Raf explains how addressing broader social issues through clothing promotes the cultivation of community. He says, “From day one, we never viewed Madhappy as just a clothing company. Madhappy is an optimistic lifestyle community that creates products (like our clothing) and experiences (our pop-ups and block parties) aimed at giving a platform to mental health.”

Like Krost, Madhappy brings the power of positivity and social support to the forefront of the lifestyle fashion market. Both of these brands show a shift in consumer attitudes. Millennial and Generation Z shoppers are drawn to brands that break the barriers among commerce, contribution and community. With fluidity comes authenticity, allowing consumers to engage with brands on a human—rather than merely a transactional—level.   

This authenticity becomes increasingly clear when speaking with Krost about why he decided to partner with March For Our Lives. Inspired by these young people’s tenacity after the Parkland tragedy, he said, “Here are students from across the country who will never meet each other. [Yet] they still support one another because they believe in gun reform and bringing real, tangible change to our society. It’s about supporting each other: Those you know and those you will never meet.”

You see this ethos in his clothing. Featuring sharply tailored suiting in vivid pastel blue and pink shades and elevated athleisure, Krost puts a distinctive, reimagined edge on contemporary staple pieces.

Streetwear brands create communities through shared spaces at product launches, facilitating human connection among the like-minded. Capitalizing on attention and inclusivity, it is fair to say that exclusivity is no longer in fashion. However, to truly integrate themselves into their audiences’ culture, brands must not only appeal to customers’ purchasing habits but also align with their values. For long-term success, they must enter broader social conversations. Through high-quality product and purpose, a brand’s signature aesthetic enables customers to wear their values on their sleeves.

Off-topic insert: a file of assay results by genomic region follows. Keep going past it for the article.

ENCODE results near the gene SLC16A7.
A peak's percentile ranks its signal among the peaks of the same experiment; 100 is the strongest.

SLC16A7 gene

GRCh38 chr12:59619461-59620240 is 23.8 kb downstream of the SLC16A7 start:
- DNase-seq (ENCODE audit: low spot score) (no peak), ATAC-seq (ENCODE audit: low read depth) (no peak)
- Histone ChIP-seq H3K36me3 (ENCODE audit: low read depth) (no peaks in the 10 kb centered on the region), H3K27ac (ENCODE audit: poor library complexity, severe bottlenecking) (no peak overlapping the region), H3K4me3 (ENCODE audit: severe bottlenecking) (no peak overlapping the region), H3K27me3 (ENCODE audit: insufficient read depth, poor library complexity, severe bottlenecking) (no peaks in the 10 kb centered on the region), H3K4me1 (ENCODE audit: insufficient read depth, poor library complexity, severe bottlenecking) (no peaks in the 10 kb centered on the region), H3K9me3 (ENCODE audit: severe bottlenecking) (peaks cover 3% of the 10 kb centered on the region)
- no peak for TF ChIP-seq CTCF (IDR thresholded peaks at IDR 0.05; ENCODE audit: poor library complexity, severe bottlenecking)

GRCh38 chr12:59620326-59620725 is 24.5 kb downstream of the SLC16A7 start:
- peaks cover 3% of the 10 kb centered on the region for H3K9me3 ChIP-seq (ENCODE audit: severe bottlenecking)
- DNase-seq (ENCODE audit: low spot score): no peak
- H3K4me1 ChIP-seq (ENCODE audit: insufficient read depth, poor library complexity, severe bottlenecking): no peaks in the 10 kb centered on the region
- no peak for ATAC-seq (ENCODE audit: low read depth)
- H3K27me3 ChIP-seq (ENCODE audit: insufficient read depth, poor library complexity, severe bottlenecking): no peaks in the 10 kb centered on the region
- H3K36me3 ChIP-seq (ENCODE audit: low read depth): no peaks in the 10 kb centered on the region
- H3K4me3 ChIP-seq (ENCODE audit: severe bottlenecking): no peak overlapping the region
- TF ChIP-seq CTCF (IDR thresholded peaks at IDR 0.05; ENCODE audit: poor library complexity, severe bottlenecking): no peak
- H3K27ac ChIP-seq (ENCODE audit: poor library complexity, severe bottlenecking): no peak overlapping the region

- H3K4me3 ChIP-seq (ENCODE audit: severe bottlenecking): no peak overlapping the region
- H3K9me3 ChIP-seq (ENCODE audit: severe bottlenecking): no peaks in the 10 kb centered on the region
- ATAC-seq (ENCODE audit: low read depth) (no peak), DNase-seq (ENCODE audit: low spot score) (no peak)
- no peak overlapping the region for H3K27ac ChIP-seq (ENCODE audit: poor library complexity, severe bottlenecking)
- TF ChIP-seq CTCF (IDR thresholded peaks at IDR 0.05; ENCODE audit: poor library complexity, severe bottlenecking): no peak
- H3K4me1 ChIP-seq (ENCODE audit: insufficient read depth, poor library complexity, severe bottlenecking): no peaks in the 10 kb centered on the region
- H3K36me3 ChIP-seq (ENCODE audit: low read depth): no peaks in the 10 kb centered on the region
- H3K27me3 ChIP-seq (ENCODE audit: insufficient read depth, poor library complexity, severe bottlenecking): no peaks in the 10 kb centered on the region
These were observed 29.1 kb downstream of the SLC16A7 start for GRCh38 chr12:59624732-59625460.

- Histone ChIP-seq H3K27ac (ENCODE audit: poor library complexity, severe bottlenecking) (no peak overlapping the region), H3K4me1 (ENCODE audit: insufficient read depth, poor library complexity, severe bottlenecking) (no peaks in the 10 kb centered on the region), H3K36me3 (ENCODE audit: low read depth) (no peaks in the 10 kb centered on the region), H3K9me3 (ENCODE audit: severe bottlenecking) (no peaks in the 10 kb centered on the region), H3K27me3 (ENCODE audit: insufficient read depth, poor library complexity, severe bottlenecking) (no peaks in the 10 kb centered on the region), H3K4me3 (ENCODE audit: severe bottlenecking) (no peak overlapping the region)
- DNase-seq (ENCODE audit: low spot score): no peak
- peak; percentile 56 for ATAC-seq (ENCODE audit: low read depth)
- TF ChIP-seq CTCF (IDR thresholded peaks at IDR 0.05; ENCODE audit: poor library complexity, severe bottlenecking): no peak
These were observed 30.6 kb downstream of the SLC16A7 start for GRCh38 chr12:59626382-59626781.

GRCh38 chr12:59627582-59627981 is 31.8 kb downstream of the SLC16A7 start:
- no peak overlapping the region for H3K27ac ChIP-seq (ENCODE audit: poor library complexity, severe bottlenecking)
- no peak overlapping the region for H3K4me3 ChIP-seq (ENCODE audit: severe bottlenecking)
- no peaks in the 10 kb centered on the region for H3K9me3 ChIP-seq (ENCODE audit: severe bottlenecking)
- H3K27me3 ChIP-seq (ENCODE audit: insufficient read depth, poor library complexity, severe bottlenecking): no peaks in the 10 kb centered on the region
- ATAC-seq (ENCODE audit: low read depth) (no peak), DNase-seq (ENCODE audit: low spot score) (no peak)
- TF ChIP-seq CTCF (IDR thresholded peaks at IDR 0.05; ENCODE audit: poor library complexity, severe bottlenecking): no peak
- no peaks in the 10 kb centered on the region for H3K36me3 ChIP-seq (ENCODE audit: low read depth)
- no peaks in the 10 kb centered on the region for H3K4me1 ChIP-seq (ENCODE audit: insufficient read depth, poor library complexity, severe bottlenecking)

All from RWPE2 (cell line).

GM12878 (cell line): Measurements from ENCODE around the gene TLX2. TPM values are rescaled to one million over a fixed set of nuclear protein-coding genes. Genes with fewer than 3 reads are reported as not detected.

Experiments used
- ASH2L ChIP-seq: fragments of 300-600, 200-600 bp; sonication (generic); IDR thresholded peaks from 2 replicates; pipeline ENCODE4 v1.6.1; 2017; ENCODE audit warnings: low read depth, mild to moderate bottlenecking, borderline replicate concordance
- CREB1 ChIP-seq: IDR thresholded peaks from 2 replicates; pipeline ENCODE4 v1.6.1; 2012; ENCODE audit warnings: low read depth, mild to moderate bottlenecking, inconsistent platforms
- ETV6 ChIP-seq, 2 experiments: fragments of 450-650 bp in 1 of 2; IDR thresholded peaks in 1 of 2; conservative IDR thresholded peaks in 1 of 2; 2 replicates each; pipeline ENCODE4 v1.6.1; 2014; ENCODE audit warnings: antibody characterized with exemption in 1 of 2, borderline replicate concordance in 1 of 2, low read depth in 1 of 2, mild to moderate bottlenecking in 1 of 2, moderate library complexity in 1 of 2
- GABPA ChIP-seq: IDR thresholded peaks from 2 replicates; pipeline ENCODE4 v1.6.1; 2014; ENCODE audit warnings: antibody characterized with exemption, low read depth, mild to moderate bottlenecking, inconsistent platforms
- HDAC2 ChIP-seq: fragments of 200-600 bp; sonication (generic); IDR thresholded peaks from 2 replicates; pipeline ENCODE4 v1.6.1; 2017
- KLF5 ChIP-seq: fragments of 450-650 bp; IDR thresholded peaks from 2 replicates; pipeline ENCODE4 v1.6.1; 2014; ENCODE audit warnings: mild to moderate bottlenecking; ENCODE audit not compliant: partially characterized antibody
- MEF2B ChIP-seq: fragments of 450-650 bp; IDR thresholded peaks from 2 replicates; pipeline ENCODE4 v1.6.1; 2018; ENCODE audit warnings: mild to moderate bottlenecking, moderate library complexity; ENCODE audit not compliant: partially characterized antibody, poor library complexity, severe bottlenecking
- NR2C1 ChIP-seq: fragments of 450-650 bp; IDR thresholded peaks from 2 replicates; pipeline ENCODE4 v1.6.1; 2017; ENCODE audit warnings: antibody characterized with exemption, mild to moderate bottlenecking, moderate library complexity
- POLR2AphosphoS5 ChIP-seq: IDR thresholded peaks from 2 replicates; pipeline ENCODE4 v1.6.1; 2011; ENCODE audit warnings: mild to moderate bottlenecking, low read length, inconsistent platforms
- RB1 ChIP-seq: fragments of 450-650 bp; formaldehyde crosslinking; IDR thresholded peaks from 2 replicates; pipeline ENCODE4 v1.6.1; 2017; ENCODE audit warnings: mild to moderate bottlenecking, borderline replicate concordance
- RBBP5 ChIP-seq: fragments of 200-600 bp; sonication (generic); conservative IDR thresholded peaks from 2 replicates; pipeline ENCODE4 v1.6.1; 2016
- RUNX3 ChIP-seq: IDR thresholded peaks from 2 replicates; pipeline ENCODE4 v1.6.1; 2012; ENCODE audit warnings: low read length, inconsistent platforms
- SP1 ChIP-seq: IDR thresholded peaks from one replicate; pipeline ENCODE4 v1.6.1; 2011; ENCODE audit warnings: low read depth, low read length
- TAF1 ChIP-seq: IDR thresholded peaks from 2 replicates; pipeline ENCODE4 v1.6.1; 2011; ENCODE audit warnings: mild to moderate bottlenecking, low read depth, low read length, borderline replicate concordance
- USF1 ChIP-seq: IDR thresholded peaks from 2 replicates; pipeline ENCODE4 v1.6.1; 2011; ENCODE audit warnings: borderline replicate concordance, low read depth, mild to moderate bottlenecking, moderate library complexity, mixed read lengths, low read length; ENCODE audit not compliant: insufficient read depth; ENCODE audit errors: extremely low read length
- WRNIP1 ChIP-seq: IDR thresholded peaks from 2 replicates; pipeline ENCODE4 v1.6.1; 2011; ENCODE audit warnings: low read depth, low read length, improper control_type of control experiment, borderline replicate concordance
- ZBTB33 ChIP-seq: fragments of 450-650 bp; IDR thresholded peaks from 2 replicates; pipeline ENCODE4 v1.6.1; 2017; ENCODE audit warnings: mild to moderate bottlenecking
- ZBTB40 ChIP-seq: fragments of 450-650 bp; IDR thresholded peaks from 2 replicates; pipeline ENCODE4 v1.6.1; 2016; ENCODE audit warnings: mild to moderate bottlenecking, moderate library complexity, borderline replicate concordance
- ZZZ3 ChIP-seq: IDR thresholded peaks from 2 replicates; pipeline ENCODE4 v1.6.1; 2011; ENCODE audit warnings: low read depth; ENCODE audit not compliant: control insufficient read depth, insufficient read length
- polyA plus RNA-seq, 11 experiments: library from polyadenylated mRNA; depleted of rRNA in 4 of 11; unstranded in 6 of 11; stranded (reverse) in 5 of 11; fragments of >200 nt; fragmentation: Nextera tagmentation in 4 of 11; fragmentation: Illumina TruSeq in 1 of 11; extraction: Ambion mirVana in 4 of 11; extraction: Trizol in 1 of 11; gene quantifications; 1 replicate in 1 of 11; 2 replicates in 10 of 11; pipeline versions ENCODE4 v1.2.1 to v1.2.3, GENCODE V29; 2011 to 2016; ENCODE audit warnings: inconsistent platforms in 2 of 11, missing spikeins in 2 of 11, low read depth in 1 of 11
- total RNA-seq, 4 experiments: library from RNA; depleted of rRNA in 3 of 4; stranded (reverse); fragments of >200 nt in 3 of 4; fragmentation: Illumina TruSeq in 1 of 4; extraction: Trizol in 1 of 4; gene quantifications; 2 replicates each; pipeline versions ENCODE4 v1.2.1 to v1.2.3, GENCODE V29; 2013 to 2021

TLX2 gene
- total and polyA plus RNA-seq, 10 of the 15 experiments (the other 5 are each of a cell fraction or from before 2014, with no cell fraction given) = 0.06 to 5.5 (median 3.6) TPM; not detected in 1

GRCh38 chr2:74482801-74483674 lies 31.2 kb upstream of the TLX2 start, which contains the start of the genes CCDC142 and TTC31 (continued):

It is fair to say that exclusivity is no longer in fashion.

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Accordingly, elements of streetwear brand marketing have been integrated into Krost’s business model since its inception. Scott Camaran, creative director at Krost, says, “Streetwear will always influence fashion, especially in the luxury space. I believe what makes streetwear so relevant is that the need to individualize one’s look within society is forever evolving and the best way to capture that is from ground zero.”

In the State of Fashion 2019 report, created in partnership with Business of Fashion, McKinsey and Company stress that to survive, collectively, all fashion brands must self-disrupt, following the explosion of small, challenger brands. Due to their shrewd, nimble and vital startup mentalities, brands have made it a priority to intimately connect with their audiences—even if that’s solely through smartphone screens. Millennial and Generation Z consumers have an increasing desire to buy into brands that allow them to express their uniqueness and individuality while simultaneously enabling them to engage with a larger community.

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Louis Vuitton X Supreme collection drop in Miami, 2017 / Joe Raedle/Getty Images

In an oversaturated marketplace, Krost reminds us that “you need to stand for something.” According to a study conducted by Horizon Media, eight out of ten millennials expect their favorite companies to profess a public commitment to good corporate citizenship. Though, with increasing rates of consumer distrust in business, brands must not take their social responsibility commitments lightly. Their philanthropic commitments should be an extension of their already-existing mission and not be used as a marketing ploy to drive sales.

To create a sustainable business, it is crucial for brands to build an authentic and transparent connection with their audiences. Without trust, companies have nothing in this highly competitive and customer-centric digital marketplace.

Krost notes, “It’s a matter of fact that people have taken to our brand so early on because of our brand’s slogan—whether they purchase or not, people are constantly complimenting us on our effort to spread a positive message to the youth.”

By leading with a mission before merchandise, authentic emotional connection and social contribution, fashion brands can leverage the power of community to build audience loyalty well beyond a superficial level.